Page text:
Among the landing party, Spock gets the least action, primarily offering a few pithy remarks and helping Kirk construct a collection of bows and arrows after they flee into the hills. He does offer a powerful reminder that, as explorers, they must view each culture through a unique lens, when he tells McCoy: “Virtue is a relative term, Doctor.” Kirk, thankfully, is in a more diplomatic mood than usual, sparing us the bluster that failed him in “Errand of Mercy.” In an outburst Spock describes as “inefficient,” Kirk takes his initial anger at Grant’s death out on McCoy, who is as close as they have to a resident expert on Capellan culture. Realizing the tragedy wasn’t McCoy’s fault, Kirk offers an appropriate apology later.

Worst 4-H project ever

Much of the episode revolves around McCoy and his interactions with Eleen. Julie Newmar deserved a more carefully thought out character, but she does well with what she’s given. On Capella IV, children belong to their fathers; once Akaar is dead, Eleen no longer wants her unborn child. There are also strict protocols about leaders’ wives being touched by strangers, requiring McCoy to unleash his forceful personality to treat Eleen. Sadly, this results in McCoy slapping his female patient in the face. In fairness, she slapped him first, twice, and physical confrontation is part of the Capellans’ day-to-day life. Still, it’s a painful moment for patient and audience. McCoy is otherwise very encouraging toward Eleen, and the forced intimacy of their time together causes Eleen to declare her child to be McCoy’s. She’s so smitten that she saves the landing party in the end, offering herself as sacrifice to the rival faction responsible for Akaar’s death, trying to convince them that her child and the Federation representatives are dead. The ruse isn’t entirely successful, but it does prompt the Klingon to show his true colors. Eleen’s noble gesture inspires a similar act from the rival leader, Maab (Michael Dante), who sacrifices himself to save the others. Eleen even names her new child Leonard James Akaar (sorry Spock!), which Kirk calls “a name destined to go down in galactic history.”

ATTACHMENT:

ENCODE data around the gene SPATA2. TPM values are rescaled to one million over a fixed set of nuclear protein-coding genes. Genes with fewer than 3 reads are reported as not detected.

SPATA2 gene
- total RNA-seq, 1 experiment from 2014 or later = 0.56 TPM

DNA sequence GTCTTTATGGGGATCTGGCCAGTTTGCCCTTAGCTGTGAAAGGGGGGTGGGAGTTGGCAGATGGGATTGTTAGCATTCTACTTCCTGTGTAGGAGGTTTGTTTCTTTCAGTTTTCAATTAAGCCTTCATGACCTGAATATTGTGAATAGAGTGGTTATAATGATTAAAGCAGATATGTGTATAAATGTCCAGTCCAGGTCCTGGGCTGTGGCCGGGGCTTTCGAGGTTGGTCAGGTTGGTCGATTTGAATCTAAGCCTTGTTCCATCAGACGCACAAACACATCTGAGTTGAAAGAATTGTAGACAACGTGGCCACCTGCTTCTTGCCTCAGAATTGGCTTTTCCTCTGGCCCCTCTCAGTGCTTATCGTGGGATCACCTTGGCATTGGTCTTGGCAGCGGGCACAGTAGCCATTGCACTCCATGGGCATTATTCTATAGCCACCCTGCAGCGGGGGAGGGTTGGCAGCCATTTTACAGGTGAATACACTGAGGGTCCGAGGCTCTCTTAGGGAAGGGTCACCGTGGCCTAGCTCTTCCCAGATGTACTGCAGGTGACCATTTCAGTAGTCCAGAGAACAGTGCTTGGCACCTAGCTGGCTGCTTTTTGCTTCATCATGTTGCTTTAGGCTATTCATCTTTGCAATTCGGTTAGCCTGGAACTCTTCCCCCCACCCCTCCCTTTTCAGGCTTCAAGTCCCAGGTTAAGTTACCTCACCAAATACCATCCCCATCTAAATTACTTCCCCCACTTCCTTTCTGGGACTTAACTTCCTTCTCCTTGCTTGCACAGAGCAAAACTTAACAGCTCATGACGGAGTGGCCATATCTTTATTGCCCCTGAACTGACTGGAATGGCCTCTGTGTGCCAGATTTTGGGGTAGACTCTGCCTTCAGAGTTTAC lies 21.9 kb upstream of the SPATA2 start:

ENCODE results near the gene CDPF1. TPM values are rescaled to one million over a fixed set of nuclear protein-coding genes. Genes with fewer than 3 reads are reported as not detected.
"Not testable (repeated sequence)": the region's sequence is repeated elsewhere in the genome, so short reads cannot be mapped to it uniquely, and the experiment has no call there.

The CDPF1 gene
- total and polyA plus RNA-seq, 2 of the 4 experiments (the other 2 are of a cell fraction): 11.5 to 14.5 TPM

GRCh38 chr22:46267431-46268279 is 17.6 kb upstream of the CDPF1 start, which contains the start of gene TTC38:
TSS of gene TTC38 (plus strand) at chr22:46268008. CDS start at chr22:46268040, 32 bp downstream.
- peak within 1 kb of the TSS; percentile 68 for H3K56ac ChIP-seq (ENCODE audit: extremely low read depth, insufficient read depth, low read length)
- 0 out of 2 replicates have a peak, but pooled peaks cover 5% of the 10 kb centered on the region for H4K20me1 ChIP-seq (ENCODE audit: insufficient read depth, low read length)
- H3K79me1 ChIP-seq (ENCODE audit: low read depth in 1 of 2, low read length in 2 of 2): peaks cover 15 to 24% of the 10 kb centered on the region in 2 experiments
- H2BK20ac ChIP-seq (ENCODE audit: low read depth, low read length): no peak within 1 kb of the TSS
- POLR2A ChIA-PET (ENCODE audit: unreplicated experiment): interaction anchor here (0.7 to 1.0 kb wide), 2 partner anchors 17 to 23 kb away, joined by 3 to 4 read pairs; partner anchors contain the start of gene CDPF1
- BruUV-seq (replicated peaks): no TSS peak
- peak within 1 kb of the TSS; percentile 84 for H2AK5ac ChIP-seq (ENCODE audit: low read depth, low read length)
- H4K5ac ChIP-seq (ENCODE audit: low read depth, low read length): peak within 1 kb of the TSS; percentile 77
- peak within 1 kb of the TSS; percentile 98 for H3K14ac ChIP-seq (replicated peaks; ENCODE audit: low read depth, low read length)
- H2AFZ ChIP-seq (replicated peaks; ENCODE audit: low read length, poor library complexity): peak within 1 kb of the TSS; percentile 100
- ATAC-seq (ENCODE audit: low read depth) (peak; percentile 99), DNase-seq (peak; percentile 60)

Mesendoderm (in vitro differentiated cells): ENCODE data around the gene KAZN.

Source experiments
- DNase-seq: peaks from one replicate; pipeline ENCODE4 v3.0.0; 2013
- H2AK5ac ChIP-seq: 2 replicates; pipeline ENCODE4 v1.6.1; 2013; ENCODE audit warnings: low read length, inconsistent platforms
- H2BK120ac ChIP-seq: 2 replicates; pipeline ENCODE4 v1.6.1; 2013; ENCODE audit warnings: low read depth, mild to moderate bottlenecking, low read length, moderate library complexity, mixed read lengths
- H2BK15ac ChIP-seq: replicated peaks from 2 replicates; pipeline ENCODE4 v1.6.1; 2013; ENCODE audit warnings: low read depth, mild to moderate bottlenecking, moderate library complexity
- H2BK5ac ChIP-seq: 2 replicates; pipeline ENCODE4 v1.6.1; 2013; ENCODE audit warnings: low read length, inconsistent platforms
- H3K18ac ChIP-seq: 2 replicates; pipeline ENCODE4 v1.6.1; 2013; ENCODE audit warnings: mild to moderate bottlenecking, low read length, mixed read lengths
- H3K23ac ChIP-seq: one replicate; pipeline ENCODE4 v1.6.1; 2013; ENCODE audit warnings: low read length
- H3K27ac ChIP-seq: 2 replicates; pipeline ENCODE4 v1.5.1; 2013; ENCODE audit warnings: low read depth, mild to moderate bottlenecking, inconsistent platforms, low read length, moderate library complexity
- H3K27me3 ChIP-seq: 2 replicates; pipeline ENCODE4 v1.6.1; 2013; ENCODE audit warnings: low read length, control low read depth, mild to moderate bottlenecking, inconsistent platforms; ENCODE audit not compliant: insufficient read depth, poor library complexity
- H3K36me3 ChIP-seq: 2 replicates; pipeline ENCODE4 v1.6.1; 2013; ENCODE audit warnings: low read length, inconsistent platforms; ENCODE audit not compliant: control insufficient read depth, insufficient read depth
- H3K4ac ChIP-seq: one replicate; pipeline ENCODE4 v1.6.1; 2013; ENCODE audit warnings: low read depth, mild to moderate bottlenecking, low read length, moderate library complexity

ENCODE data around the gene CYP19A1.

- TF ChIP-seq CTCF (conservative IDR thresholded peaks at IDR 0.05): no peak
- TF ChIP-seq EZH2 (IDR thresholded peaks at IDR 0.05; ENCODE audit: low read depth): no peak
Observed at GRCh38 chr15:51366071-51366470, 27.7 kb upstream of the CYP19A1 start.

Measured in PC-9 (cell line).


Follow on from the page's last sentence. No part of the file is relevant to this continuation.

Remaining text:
“It’s a common earth greeting, honest.”

Ultimately, “Friday’s Child” is a cowboys-and-Indians story that harks back to Trek’s source material, Wagon Train. The Klingon no doubt represents the French or Spanish or some other competing third party, trying to dazzle the natives with a nicer set of beads and trinkets than the western settlers. The dialogue even pilfers stereotypical “Injun” phrases: McCoy calls the Klingon a liar by saying, “We do not hear his words,” and the Capellans refer to topaline as “rocks.” By episode’s end, the dead colleague is, once again, forgotten, while Spock serves as straight man for banter between Kirk and McCoy as the “wagon train” warps off to the next adventure. The good news is our crew performed admirably and Kirk has taken to heart McCoy’s advice from “Metamorphosis,” that diplomacy is part of his job description.